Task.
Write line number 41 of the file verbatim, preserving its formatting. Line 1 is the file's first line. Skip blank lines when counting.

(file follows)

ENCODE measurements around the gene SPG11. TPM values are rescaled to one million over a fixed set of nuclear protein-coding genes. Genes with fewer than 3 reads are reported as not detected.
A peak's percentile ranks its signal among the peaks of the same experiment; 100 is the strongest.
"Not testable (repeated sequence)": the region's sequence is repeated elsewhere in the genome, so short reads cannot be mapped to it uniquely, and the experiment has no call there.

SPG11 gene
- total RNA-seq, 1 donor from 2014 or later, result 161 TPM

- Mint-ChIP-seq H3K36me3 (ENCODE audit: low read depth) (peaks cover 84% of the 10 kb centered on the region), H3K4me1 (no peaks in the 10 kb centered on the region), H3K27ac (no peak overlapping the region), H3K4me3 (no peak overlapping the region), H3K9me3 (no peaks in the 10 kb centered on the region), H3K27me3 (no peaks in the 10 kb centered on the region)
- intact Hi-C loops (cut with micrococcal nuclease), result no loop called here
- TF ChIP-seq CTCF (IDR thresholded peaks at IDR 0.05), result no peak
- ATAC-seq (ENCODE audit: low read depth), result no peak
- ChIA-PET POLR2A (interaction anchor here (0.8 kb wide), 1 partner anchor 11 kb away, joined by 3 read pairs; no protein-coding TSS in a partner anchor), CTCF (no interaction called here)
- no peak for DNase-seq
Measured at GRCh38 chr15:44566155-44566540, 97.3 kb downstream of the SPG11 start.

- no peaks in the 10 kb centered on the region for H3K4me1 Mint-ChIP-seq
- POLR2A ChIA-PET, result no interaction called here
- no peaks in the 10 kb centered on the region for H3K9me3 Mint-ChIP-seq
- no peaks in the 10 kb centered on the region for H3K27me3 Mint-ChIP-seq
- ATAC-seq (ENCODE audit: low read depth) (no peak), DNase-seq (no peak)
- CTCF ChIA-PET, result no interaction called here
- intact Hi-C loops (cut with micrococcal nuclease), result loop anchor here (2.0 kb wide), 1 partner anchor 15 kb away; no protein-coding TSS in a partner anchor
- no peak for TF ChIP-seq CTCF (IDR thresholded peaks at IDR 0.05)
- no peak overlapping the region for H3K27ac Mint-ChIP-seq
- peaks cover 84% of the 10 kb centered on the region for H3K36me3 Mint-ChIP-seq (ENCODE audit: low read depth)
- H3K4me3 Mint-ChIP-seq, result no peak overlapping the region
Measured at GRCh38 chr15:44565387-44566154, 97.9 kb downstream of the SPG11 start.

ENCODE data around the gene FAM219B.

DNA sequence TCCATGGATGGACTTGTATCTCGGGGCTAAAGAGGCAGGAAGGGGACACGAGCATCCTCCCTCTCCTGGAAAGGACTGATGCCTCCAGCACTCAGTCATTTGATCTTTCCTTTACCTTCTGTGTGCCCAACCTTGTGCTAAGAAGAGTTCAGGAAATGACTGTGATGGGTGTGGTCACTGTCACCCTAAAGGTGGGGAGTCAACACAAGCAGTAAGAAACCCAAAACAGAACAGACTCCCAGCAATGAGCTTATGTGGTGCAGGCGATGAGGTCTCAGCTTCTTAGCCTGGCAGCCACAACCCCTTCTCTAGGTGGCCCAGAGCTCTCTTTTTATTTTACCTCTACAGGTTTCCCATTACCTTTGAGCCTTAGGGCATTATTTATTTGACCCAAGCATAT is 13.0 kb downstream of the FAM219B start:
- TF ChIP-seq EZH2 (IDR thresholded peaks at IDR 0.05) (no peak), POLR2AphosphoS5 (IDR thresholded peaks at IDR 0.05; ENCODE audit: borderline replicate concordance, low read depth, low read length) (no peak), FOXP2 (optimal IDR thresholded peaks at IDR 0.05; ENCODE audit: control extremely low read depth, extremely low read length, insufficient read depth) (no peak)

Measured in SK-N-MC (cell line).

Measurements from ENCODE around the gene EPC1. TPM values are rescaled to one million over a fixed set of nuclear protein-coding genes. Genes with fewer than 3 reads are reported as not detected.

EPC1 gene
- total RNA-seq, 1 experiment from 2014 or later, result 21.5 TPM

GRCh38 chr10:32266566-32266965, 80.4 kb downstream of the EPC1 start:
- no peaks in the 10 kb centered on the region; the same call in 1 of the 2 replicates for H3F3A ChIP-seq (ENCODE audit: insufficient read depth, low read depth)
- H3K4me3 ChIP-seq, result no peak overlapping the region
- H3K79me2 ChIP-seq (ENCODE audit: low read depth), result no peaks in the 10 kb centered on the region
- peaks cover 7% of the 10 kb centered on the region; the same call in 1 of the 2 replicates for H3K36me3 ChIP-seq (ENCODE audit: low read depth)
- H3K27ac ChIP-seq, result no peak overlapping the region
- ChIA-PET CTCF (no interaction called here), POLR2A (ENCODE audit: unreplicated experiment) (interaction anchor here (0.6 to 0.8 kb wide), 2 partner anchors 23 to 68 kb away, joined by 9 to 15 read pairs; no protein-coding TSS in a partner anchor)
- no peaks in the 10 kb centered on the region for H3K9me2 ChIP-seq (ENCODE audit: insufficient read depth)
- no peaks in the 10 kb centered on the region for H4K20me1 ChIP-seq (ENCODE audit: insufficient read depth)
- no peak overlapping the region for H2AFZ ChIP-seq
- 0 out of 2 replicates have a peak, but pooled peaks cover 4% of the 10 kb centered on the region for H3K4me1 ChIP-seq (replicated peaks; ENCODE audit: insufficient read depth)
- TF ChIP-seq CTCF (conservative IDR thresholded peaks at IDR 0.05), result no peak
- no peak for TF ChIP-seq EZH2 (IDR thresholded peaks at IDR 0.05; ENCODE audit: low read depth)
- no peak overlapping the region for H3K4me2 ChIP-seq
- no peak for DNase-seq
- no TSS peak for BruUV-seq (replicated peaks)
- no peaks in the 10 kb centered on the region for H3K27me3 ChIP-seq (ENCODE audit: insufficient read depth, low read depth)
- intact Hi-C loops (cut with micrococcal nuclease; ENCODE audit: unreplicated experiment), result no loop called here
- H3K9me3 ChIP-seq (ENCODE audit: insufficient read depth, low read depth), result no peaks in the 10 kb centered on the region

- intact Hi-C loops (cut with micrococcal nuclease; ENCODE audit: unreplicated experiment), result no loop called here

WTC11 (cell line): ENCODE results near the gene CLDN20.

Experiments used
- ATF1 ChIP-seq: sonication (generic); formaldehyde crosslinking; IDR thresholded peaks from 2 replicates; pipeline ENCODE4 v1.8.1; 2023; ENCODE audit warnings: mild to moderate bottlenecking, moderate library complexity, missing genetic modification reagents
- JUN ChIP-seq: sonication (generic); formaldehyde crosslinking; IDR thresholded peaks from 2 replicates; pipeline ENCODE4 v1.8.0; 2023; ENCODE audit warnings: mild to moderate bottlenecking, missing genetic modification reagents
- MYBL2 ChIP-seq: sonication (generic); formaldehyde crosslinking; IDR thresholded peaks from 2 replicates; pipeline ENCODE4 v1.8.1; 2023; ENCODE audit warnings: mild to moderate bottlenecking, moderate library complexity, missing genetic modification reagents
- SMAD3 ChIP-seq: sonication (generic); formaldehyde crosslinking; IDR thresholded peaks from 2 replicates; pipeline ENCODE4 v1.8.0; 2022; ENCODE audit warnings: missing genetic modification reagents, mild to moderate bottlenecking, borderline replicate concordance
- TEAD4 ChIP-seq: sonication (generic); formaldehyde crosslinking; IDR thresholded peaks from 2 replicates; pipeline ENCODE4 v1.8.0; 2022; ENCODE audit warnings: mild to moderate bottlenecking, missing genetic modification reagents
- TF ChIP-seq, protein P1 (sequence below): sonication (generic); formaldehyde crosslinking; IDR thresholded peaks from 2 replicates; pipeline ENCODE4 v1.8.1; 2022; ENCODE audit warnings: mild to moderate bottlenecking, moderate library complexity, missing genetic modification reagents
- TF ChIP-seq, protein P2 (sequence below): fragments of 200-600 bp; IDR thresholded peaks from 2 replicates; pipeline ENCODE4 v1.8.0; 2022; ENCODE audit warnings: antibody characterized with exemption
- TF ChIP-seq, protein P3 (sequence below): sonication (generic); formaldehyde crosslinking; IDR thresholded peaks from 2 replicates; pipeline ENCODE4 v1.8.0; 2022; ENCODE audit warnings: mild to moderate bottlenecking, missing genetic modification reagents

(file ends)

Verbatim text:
- no peak overlapping the region for H2AFZ ChIP-seq